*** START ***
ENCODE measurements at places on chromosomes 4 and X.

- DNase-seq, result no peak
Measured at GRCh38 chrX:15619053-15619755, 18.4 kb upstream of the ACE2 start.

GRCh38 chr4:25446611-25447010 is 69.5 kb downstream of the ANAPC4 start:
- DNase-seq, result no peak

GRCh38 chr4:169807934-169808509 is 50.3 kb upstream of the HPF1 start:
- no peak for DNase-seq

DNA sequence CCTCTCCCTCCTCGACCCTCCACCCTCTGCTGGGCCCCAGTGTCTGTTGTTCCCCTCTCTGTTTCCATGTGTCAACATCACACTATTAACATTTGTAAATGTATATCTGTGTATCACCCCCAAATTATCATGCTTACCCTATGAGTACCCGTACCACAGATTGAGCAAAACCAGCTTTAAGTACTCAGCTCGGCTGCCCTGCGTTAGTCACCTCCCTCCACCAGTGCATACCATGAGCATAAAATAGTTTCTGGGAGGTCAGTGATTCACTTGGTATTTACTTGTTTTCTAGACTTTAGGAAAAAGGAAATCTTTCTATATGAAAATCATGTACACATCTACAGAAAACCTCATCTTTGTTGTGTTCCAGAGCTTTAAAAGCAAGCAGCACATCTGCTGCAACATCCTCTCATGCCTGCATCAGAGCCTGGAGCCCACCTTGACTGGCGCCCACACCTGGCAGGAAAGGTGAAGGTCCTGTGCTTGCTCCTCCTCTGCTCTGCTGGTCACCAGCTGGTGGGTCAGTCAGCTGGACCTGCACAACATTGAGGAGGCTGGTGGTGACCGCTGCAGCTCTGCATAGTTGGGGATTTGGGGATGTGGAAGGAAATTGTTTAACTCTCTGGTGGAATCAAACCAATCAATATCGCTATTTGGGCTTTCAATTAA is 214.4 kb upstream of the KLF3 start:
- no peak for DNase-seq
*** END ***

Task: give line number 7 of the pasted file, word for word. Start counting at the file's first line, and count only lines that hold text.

- no peak for DNase-seq